Gene Luen Yang broke out in 2006 with American Born Chinese, the first graphic novel nominated for a National Book Award. It weaves three stories β€” about a Chinese-American boy, a terrible stereotype named Chin-Kee and the mythical Monkey King β€” into a complex tapestry of identity and assimilation.

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Shots - Health News
8:15 pm
Tue November 12, 2013

Doctors Enlist Therapists To Deliver Better, Cheaper Care

Tyler Engel with his parents, Dave and Jennifer. His doctor and therapist worked with the family to help Tyler recover from a concussion.
Kristian Foden-Vencil OPB

Originally published on Wed October 23, 2013 11:21 am

The state of Oregon is trying some experiments to bring different kinds of medical professionals under the same roof. Patients can see different kinds of doctors in one visit, and the hope is it will provide better patient care, eventually at less cost to the state.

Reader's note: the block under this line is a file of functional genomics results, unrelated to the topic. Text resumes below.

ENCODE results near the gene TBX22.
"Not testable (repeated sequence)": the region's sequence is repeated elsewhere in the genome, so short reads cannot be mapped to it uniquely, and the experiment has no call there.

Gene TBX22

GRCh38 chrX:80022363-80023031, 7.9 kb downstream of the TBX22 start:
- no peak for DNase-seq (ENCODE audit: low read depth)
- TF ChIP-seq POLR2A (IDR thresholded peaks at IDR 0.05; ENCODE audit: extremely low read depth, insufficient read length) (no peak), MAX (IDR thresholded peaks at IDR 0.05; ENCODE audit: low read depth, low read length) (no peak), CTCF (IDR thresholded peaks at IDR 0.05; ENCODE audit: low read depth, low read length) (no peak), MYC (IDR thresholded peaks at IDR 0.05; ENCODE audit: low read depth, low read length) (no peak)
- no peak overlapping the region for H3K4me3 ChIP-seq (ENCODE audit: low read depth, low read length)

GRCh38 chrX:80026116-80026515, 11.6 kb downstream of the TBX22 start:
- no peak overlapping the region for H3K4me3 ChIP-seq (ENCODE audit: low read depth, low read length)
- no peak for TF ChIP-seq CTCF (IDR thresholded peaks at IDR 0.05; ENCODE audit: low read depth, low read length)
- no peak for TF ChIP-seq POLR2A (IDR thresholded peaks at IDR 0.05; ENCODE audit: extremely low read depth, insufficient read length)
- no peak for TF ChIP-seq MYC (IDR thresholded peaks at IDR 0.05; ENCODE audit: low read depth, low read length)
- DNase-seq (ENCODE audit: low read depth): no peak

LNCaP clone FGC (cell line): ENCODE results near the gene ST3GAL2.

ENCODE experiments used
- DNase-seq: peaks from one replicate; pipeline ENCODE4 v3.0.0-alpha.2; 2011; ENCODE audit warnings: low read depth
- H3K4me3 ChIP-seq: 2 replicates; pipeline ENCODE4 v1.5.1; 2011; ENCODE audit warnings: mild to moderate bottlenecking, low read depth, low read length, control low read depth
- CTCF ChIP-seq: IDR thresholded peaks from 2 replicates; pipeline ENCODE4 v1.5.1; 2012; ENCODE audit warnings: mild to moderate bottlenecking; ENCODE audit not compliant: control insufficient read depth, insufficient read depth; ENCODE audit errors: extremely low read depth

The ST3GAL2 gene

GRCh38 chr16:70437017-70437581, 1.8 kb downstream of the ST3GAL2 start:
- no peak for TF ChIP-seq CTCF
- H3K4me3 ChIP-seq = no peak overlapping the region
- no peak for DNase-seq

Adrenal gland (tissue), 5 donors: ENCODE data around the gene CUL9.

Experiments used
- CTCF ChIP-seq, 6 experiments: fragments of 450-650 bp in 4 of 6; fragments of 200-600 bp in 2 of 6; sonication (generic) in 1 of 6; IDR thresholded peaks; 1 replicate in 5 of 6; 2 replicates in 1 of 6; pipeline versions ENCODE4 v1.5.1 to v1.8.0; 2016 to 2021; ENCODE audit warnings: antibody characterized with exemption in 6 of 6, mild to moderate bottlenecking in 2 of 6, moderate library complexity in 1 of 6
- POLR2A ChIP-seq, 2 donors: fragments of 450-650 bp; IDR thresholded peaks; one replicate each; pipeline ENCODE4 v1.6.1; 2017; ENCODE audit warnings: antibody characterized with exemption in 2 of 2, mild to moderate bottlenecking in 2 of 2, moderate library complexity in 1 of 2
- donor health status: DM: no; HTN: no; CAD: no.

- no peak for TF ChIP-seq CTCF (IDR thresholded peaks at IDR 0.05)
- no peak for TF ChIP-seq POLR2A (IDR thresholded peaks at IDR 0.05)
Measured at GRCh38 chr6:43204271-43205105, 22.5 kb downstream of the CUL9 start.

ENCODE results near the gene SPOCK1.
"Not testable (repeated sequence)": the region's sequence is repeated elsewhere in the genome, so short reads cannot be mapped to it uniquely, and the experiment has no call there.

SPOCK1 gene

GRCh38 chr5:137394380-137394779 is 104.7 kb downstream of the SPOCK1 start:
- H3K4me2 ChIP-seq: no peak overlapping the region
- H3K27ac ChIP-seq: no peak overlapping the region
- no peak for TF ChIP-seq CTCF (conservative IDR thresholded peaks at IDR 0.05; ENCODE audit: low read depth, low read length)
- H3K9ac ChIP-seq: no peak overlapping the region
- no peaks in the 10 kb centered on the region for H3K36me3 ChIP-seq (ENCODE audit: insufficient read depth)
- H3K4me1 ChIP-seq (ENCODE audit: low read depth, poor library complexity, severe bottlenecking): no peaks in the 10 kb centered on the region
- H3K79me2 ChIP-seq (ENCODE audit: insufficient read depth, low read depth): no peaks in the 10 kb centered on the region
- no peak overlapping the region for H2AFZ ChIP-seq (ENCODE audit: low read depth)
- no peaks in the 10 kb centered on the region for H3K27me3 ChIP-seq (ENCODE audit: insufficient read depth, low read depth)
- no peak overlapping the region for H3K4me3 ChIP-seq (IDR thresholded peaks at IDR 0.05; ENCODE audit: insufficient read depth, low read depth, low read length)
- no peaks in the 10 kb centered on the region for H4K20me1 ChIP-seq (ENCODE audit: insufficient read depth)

This can make sense in a primary-care setting, where doctors often have to deal with stomachaches and migraines that stem from mental rather than physical problems.

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Book Reviews
8:15 pm
Tue November 12, 2013

'Identical' Stumbles Outside The Courtroom

Originally published on Tue October 22, 2013 6:13 pm

The best way I can fairly review this book is to tell you seven things that it is not.

It is not a legal thriller. That would require the novel to be thrilling, at the very least, to compel you to turn the page. In my case, I read the book on a Kindle, and it often compelled me to turn my e-reader off.